Domestic workers

Middle Eastern domestic workers now find solace in the human rights movement

When Kenyans from the diaspora visited Binti Mwanahamisi in a Saudi hospital. [Courtesy]

Kenyans are traveling to the Middle East in search of a better life, but it hasn’t been easy for everyone.

According to Kenyans who have lived in Saudi Arabia for more than 30 years, the disaster began around 2010 when cases of murder, rape and torture were reported. The majority of cases involved women.

Incidents reportedly increased when Kenyan women employed as domestic workers fled their employers’ homes and ended up on the streets. The women were branded as runaways and targeted by killers.

One of these victims was Irene. His body was found dumped on the side of the road and no one could identify him. She was buried in accordance with Saudi law which states that anyone not identified within 28 days must be buried.

His incident motivated Kenyans across the country to start a movement to come to the aid of their compatriots in distress. The Kenya Society in Saudi Arabia (KSSA) was established in 2012 and includes, among others, doctors, managers, accountants and communication experts.

Sayeed Mohammed, the chairman of the group, said the name has since been changed to Kenyan Diaspora Community in Saudi Arabia (KDCSA). “The group helps Kenyans in distress, helps teach Arabic to newcomers and helps bring dead bodies back into the country,” he said.

The group is one of the organizations of the Gulf countries (Saudi Arabia, Dubai, Bahrain, Kuwait, United Arab Emirates, Qatar and Oman).

The increase in cases of unidentified Kenyans forced the KDCSA to start issuing IDs to Gulf Kenyans in 2014. Each Kenyan in Saudi Arabia paid 15 Saudi Riyals (Sh480) for the ID.

When foreign offenders are arrested and drafted for deportation, they are held in camps across the Gulf. The KDCSA, in collaboration with that of Bahrain and Dubai, approached their embassies to ask for amnesty to allow those registered for deportation to be sent back to their homes and not to the camps.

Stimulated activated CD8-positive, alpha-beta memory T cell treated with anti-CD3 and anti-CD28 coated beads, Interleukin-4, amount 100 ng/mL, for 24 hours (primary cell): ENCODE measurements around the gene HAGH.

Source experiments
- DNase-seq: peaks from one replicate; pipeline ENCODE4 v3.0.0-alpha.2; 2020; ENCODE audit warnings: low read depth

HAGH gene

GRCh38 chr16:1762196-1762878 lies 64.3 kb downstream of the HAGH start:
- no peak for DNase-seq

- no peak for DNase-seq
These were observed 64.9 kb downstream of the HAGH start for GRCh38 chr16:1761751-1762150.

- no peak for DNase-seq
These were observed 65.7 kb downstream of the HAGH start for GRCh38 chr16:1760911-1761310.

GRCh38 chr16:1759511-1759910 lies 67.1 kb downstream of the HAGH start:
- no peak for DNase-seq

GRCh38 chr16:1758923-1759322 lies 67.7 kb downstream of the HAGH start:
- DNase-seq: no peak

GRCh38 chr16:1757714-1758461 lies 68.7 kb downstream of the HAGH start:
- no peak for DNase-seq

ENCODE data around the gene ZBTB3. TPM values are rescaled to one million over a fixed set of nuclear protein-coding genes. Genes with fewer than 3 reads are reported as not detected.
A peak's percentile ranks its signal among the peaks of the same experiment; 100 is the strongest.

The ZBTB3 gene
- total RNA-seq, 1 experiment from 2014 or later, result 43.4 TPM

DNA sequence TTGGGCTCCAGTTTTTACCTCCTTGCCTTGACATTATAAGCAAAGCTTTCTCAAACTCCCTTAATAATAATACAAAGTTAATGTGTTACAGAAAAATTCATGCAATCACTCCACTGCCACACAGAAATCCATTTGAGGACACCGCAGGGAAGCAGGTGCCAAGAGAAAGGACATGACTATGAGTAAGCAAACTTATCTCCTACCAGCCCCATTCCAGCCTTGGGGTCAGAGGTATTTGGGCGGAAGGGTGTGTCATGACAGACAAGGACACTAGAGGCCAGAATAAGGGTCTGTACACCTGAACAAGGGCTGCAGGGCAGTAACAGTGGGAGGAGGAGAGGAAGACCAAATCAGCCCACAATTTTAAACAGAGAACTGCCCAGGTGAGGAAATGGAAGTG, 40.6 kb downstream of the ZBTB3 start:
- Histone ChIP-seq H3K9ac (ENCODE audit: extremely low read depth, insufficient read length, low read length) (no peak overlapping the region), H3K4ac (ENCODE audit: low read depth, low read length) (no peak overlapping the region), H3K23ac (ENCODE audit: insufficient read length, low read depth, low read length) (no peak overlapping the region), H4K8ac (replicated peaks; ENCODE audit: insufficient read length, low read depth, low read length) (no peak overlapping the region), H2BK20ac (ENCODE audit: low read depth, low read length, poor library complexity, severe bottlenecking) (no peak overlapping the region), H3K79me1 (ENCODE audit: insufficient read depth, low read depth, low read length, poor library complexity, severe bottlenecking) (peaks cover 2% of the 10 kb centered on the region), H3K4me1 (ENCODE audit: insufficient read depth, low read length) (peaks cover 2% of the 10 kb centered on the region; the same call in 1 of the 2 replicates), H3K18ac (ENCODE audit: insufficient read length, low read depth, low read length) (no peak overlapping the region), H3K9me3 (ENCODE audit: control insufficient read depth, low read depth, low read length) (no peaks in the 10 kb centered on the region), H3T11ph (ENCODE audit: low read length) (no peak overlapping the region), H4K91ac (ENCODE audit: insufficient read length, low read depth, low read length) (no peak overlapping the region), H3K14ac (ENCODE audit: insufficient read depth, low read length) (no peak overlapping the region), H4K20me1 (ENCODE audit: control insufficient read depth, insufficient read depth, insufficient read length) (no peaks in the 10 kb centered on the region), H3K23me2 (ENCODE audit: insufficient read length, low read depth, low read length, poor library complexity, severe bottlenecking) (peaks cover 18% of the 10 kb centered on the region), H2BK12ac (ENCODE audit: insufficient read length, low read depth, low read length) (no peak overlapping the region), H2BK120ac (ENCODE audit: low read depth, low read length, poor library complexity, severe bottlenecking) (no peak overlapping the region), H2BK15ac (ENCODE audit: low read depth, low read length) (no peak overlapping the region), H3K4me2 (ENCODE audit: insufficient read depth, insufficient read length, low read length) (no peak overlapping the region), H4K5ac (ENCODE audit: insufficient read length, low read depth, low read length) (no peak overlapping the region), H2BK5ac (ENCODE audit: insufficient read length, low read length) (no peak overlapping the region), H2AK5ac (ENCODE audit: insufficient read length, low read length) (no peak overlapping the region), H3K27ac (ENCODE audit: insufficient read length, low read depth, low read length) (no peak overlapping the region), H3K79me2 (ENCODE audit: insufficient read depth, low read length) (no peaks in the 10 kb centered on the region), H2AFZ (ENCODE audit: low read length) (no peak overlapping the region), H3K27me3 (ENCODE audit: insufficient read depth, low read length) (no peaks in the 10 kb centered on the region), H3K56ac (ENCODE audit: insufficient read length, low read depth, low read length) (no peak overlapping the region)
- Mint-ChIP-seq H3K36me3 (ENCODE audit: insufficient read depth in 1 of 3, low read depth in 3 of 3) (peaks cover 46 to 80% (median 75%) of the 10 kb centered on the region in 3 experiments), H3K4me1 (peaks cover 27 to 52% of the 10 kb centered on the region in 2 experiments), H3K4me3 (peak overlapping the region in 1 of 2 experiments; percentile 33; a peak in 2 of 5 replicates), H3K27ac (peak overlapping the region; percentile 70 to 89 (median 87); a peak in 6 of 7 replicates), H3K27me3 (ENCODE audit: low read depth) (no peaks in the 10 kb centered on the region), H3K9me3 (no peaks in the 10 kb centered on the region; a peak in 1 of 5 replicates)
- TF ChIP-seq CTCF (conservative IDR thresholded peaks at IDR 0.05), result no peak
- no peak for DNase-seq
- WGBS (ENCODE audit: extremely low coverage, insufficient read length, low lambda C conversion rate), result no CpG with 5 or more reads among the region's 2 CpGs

However, due to the increase in numbers, they were forced to contribute money for transportation. A Kenyan who wanted his daughter to go to the Middle East visited the camp once and saw their suffering.

Mr Mohammed said the Good Samaritans provide food and water to women in the camps. The organization has grown from nine initial members to over 50. Members volunteer to provide food and cash to people in need.

When Kenyans die, members must raise up to 12,000 riyals (Sh377,000) to cover morgue and transport costs. When the group was recognized, they faced another challenge. Binti Mwanahamisi, 40, was taken to hospital in serious condition.

Mr Mohammed said the hospital neglected her for nearly two years because she had no family. “We found her crawling in the hospital. She had injuries and had been in hospital for two years,” he said.

The organization raised funds for transportation and bought him a wheelchair.

JW, 40, was thrown from a moving vehicle by people who abducted her and wanted to sexually assault her in 2016. She says she was not in her good frame of mind when she fled his employer’s office.

“I was told that I called my children and the name of President Uhuru Kenyatta when I left the employment house,” she said, adding that in the process she found herself surrounded by thugs. However, with the intervention of KDCSA, she was saved.

JW is safe and back home.

According to Mr. Mohammed, other such groups have been formed to help domestic workers in distress.